Quality improvement (QI) is a focus of hospital managers and policy-makers. The role of registered nurses (RNs) in QI in hospitals is vital because most hospital-based RNs provide direct care to patients. QI skills are necessary to identify gaps between current care and best practice and to design, implement, test and evaluate changes, and are essential for RNs to participate effectively in QI. Newly licensed registered nurses’ (new nurses’) positions as direct caregivers could have an impact on QI if nurses lack sufficient knowledge, concepts, and tools required for QI.
Data came from the 436 respondents (69.4% response rate) to a 2008 eight-page mailed survey to participants in a nationally representative panel survey of new nurses who graduated between August 1, 2004 and July 31, 2005.
Overall, 159 (38.6%) of new nurses thought that they were “poorly” or “very poorly” prepared about or had “never heard of ” QI. Their perceptions of preparation varied widely by the specific topic. Baccalaureate (B.S.) graduates reported significantly higher levels of preparation than associate degree (A.D.) graduates in evidence-based practice; assessing gaps in practice, teamwork, and collaboration; and many of the research-type skills such as data collection, analysis, measurement and measuring resulting changes.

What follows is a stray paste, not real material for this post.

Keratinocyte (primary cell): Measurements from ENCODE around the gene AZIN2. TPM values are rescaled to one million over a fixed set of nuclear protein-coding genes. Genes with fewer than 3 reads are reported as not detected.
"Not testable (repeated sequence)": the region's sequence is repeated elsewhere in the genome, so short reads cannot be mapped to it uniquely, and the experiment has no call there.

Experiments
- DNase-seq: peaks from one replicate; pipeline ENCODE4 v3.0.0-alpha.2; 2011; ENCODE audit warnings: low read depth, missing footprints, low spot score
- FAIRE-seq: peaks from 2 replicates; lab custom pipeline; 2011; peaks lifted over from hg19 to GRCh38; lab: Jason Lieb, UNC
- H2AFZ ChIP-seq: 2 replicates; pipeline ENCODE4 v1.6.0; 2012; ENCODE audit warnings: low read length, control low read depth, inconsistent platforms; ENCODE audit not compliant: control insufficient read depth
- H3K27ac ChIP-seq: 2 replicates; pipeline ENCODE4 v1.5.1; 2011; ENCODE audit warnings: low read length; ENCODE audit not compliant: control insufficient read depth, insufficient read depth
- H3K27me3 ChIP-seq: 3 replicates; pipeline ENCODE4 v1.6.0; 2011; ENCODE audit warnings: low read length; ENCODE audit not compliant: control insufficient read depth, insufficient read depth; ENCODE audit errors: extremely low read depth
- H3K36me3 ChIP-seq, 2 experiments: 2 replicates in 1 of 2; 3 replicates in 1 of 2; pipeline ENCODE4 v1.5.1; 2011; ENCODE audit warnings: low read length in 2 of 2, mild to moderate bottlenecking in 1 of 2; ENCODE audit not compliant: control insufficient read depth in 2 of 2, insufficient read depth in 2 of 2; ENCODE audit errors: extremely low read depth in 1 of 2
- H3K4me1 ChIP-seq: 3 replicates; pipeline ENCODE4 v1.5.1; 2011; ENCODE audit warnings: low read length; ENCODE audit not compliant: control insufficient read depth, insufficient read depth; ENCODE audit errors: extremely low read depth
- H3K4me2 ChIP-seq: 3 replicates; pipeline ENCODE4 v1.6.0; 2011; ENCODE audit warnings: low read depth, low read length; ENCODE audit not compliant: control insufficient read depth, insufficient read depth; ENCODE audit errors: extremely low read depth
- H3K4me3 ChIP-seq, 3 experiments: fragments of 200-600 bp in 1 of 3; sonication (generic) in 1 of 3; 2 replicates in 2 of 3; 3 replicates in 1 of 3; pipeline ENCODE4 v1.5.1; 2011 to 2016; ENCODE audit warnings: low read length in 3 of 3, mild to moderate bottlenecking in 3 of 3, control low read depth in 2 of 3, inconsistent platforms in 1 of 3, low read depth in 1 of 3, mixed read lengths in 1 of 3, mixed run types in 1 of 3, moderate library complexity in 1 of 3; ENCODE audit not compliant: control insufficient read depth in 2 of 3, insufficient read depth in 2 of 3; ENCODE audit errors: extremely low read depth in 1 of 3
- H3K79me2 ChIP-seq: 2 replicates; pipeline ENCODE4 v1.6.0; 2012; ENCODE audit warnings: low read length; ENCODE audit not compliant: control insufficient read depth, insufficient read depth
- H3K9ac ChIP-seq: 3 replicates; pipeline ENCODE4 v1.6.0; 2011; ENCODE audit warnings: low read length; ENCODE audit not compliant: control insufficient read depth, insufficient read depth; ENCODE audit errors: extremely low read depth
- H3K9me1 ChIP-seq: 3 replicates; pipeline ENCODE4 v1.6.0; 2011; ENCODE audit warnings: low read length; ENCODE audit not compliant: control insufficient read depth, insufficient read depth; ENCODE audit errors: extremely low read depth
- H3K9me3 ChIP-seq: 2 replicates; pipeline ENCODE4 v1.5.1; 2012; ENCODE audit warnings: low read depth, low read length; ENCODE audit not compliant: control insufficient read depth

RN educational programs need to improve education about and application of QI concepts and to consider focusing QI content into a separate course to have some confidence that faculty will teach it. Despite the strong focus on QI in hospitals, new nurses do not see the connection between QI education and successfully performing their hospital jobs. Both nursing programs and hospitals should help new nurses make the connection.
- 1. A Comparison of Second-Degree Baccalaureate and Traditional-Baccalaureate New Graduate RNs
- 2. Understanding New Registered Nurses' Intent to Stay at Their Jobs
- 3. The Nursing Career Process from Application Through the First 2 Years of Employment
- 4. What Newly Licensed Registered Nurses Have to Say about Their First Experiences
- 5. Moving on, Up, or Out
- 6. New Nurses Views of Quality Improvement Education
- 7. Early Career RNs' Perceptions of Quality Care in the Hospital Setting
- 8. Commuting to Work
- 9. The Relative Geographic Immobility of New Registered Nurses Calls for New Strategies to Augment that Workforce
- 10. Charting the Course for Nurses' Achievement of Higher Education Levels
- 11. Verbal Abuse From Nurse Colleagues and Work Environment of Early Career Registered Nurses
- 12. Early-Career Registered Nurses' Participation in Hospital Quality Improvement Activities
- 13. Positive Work Environments of Early-Career Registered Nurses and the Correlation with Physician Verbal Abuse